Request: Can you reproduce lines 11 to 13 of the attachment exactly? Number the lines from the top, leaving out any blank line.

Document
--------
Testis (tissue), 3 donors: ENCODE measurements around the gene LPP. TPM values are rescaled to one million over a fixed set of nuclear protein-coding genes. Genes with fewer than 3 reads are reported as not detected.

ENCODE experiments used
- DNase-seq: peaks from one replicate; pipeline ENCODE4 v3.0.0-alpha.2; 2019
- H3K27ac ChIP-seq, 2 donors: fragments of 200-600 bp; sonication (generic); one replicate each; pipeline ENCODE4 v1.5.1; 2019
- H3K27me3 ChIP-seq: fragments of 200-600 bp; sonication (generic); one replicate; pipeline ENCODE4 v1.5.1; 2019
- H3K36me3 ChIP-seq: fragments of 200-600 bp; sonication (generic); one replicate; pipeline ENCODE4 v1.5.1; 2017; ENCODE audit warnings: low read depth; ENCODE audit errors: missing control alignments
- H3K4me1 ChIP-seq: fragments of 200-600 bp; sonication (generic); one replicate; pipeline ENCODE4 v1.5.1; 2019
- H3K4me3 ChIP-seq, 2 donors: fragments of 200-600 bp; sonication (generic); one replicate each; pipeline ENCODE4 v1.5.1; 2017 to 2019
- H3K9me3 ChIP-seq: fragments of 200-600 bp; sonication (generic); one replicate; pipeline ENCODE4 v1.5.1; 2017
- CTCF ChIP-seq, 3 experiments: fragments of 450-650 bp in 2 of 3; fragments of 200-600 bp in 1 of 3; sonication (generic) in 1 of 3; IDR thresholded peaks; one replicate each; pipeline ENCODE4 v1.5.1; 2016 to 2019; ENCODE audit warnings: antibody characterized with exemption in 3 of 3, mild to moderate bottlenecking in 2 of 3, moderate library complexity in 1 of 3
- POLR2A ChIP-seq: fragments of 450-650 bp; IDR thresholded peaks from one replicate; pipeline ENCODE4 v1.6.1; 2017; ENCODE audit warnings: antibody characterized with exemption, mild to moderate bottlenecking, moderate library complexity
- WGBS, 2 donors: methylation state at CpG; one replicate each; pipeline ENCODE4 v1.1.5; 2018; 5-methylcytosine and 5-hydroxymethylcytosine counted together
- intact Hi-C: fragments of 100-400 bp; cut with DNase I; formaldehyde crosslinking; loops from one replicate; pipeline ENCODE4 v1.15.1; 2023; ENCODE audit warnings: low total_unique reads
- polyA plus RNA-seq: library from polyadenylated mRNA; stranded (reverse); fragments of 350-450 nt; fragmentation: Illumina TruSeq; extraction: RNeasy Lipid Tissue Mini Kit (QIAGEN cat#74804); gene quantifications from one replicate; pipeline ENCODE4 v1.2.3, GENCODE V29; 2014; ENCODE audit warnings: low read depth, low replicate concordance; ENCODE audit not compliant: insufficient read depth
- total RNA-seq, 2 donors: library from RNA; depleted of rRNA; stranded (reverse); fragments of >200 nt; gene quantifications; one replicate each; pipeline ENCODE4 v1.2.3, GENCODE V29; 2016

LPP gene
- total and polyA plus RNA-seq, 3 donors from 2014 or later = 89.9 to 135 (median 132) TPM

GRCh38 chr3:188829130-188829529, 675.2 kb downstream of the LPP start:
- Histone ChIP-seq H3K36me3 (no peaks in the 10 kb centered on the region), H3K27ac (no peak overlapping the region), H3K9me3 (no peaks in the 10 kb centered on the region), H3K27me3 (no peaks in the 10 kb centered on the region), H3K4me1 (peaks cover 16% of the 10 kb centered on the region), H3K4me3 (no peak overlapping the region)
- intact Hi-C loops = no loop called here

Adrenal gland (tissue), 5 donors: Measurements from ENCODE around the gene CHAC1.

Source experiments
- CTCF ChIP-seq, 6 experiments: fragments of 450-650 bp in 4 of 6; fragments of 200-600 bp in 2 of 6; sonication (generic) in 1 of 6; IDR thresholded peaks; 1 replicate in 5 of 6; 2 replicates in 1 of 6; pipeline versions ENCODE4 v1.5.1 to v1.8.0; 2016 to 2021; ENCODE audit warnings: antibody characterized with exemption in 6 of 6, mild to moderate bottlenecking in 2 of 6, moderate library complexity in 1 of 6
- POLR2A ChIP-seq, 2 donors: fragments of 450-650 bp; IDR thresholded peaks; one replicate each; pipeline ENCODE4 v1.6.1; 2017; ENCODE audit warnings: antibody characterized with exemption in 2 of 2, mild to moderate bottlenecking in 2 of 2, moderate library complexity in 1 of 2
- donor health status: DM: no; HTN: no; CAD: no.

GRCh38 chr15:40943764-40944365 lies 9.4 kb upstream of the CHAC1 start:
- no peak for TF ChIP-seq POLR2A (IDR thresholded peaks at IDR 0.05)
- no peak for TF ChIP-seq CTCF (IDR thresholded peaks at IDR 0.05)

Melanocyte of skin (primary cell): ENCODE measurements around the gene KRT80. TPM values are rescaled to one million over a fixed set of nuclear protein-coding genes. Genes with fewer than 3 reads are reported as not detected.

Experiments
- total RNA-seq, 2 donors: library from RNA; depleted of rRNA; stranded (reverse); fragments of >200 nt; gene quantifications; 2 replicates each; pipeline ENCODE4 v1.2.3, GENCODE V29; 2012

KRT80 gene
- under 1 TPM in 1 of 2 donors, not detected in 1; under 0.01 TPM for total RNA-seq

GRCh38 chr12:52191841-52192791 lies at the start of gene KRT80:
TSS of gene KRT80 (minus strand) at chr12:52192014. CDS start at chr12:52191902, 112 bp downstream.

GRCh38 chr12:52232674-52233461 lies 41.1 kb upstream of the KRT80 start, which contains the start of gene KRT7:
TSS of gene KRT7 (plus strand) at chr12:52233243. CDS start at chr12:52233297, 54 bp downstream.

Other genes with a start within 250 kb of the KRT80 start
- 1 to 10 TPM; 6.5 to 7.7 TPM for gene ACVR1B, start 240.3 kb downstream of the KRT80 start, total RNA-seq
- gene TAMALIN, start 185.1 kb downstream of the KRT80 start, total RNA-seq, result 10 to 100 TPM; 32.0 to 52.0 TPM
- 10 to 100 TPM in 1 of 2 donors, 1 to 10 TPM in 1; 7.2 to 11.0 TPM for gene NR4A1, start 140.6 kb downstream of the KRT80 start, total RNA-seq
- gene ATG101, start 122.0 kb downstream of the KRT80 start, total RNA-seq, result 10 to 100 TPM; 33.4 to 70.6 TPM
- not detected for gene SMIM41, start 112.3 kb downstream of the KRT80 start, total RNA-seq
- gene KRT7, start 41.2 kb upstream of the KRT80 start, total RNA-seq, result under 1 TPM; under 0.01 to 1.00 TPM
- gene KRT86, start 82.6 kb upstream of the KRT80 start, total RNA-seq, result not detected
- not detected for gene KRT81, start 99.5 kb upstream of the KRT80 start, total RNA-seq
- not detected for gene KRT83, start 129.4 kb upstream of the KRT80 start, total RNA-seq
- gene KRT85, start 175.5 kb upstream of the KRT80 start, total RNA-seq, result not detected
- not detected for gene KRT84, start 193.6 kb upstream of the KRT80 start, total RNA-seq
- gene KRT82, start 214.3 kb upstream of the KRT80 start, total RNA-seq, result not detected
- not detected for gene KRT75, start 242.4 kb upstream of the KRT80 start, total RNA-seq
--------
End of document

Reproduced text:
- POLR2A ChIP-seq: fragments of 450-650 bp; IDR thresholded peaks from one replicate; pipeline ENCODE4 v1.6.1; 2017; ENCODE audit warnings: antibody characterized with exemption, mild to moderate bottlenecking, moderate library complexity
- WGBS, 2 donors: methylation state at CpG; one replicate each; pipeline ENCODE4 v1.1.5; 2018; 5-methylcytosine and 5-hydroxymethylcytosine counted together
- intact Hi-C: fragments of 100-400 bp; cut with DNase I; formaldehyde crosslinking; loops from one replicate; pipeline ENCODE4 v1.15.1; 2023; ENCODE audit warnings: low total_unique reads